Synopses & Reviews
In To Change the World, the legendary writer and poet Margaret Randall chronicles her decade in Cuba from 1969 to 1980. Both a highly personal memoir and an examination of the revolution's great achievements and painful mistakes, the book paints a portrait of the island during a difficult, dramatic, and exciting time.
Randall gives readers an inside look at her children's education, the process through which new law was enacted, the ins and outs of healthcare, employment, internationalism, culture, and ordinary people's lives. She explores issues of censorship and repression, describing how Cuban writers and artists faced them. She recounts one of the country's last beauty pageants, shows us a night of People's Court, and takes us with her when she shops for her family's food rations. Key figures of the revolution appear throughout, and Randall reveals aspects of their lives never before seen.
More than fifty black and white photographs, most by the author, add depth and richness to this astute and illuminating memoir. Written with a poet's ear, depicted with a photographer's eye, and filled with a feminist vision, To Change the Worldand#249;neither an apology nor gratuitous attackand#249;adds immensely to the existing literature on revolutionary Cuba.
"A moving and intimate contemplation of a key historical moment that has been relegated to the margins of political discussion in the wake of the cold war."
Mark Behr, author of The Smell of Apples
"To know Cuba, neither analyses nor statistics nor official declarations nor diatribes by its adversaries are enough. One needs eyes infused with heart, passionate eyes, with which to look at the Cuban people in their daily life. In this book Margaret Randall looks at Cuba through such eyes."
Maria Lopez Vigil, author of Cuba: Neither Heaven Nor Hell
"Randall's fondness and indeed admiration for Cuba are unmistakable, especially when she's talking about the nation's systems of health care and education, a premise that will both provoke and anger some readers. Yet Randall's personal reflection on a decade in Cuba is a worthy addition to the ever growing body of literature on Cuba--past and present."
"It is Randall's ability to make the reader a part of her daily encounters that makes her memoir so engaging. Her writing humanizes a revolution all too often stereotyped by the U.S. mainstream press. The contradictions of the Cuban revolution are illustrated movingly by incidents in a mother's daily life. To Change the World not only covers the years Randall spent in Cuba and the months leading up to them, it lays the groundwork for a considered examination of the Cuban situation today, ending the last chapter with an expansive global political and societal analysis. Randall's personal story would have been a page turner in itself, but her choice to bear witness to the larger struggle of the Cuban people at a time in history when many places in the world were engaged in the struggle for social justice makes for a riveting account that will undoubtedly stand the test of time."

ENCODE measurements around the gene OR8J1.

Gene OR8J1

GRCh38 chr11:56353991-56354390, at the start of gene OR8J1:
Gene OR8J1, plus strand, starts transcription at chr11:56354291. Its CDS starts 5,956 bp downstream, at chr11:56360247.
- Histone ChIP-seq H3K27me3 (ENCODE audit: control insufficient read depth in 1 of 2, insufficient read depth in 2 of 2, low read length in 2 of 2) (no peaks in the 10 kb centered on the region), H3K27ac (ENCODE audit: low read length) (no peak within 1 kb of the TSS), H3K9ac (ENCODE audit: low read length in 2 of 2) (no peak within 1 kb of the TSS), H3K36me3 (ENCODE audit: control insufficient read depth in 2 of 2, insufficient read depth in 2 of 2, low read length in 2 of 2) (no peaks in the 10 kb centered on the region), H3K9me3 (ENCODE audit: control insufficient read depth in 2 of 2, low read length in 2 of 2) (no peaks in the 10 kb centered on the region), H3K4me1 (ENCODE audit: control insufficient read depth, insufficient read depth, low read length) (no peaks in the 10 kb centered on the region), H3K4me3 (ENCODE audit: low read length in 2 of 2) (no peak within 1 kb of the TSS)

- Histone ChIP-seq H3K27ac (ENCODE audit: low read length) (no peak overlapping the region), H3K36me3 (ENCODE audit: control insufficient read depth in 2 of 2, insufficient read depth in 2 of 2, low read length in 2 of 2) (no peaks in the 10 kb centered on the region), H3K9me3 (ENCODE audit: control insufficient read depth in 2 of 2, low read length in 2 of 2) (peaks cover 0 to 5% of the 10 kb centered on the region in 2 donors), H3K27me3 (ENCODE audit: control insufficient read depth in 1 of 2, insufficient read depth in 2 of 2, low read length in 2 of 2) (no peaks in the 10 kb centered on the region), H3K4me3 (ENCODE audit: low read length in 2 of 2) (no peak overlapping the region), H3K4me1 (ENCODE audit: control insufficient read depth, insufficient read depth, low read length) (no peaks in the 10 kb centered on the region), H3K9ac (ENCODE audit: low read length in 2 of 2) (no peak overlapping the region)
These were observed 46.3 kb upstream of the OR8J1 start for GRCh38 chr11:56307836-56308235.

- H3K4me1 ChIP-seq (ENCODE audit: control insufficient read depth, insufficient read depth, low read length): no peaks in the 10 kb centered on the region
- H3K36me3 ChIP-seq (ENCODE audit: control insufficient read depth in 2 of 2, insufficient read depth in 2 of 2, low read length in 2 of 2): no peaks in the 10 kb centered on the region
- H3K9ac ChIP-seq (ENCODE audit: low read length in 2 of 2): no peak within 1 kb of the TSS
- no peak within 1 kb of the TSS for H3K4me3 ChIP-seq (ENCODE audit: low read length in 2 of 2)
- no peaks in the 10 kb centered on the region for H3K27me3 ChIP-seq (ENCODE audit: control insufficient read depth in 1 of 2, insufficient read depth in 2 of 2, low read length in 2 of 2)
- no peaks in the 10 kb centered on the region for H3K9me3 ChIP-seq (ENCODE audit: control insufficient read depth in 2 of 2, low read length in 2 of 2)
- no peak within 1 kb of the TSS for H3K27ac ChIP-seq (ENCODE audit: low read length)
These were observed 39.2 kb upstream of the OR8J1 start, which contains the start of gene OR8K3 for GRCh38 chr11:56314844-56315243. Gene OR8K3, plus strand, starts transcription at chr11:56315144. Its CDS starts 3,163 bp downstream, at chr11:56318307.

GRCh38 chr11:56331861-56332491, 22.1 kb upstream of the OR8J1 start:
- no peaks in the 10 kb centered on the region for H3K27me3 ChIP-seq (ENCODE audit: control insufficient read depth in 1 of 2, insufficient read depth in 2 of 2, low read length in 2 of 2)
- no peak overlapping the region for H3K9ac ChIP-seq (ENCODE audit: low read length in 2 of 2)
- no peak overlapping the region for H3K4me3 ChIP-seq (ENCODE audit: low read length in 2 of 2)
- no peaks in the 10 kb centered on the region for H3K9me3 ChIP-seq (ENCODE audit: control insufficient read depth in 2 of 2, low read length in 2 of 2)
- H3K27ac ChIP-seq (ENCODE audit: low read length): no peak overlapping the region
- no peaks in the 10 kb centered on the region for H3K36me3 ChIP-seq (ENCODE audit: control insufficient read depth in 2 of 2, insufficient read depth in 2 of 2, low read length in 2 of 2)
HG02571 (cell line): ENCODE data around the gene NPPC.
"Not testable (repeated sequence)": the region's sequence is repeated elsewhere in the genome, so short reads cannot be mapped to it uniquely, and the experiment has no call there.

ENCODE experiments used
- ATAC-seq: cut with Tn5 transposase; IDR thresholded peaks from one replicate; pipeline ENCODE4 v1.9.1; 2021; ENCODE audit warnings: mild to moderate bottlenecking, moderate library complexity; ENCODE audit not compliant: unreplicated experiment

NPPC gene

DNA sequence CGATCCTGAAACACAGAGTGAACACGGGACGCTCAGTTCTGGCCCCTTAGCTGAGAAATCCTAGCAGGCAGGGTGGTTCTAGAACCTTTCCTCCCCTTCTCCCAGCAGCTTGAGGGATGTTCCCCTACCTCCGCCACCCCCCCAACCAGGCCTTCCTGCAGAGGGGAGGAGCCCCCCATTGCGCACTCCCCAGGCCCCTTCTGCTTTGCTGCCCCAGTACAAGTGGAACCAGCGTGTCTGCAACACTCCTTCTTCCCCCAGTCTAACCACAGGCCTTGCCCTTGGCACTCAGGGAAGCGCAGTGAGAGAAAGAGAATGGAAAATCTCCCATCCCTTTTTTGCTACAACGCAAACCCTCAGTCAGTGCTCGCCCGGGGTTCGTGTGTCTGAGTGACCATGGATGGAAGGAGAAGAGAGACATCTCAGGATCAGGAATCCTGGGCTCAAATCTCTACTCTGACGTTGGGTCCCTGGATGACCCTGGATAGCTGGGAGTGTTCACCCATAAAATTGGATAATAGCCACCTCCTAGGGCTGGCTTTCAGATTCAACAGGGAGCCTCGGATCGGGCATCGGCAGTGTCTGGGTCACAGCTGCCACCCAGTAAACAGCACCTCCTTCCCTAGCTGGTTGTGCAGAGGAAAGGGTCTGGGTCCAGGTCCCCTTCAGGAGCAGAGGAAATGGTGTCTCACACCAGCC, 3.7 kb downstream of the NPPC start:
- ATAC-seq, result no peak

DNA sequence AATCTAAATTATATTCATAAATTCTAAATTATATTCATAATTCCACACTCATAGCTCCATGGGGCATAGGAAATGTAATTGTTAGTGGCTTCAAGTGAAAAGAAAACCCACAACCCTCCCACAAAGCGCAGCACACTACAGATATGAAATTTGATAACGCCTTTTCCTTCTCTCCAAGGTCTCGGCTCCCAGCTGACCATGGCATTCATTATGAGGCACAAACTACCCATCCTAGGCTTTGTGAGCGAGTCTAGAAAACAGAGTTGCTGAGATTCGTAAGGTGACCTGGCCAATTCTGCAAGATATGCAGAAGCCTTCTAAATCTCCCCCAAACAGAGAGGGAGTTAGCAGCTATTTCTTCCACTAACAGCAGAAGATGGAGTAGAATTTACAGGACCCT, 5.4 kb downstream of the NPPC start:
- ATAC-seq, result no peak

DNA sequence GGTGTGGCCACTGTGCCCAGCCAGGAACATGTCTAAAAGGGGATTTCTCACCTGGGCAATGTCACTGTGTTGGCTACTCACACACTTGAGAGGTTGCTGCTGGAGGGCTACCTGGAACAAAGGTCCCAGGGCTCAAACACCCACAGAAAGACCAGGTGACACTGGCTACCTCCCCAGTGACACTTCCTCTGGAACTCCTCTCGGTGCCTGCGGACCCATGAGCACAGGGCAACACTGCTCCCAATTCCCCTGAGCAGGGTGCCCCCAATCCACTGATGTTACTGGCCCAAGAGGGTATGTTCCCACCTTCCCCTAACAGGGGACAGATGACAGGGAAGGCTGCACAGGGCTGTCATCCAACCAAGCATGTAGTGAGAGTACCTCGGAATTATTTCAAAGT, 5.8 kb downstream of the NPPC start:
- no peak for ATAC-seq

National Catholic Reporter
"Many ask if those of us who lived the Cuban revolution in flesh and spirit would wage that battle again. Margaret Randall's loving and realistic book reveals why we would. It gives us the highlights and shadows of a process that marked the 20th century like no other."
Mirta Rodriguez Calderon, Cuban revolutionary, journalist, and feminist
In To Change the World
, the legendary writer and poet Margaret Randall chronicles her decade in Cuba from 1969 to 1980.Randall gives readers an inside look at her childrenandrsquo;s education, the process through which new law was enacted, the ins and outs of healthcare, employment, internationalism, culture, and ordinary peopleandrsquo;s lives.
About the Author
Margaret Randall is an award-winning feminist poet, photographer, and social activist with more than eighty published books to her credit, such as Stones Witness and When I Look into the Mirror and See You (Rutgers University Press). She and her family lived in Cuba from 1969 to 1980. Randall's previous works on Cuba include Cuban Women Now, Cuban Women Twenty Years Later, and Breaking the Silences: 20th Century Poetry by Cuban Women.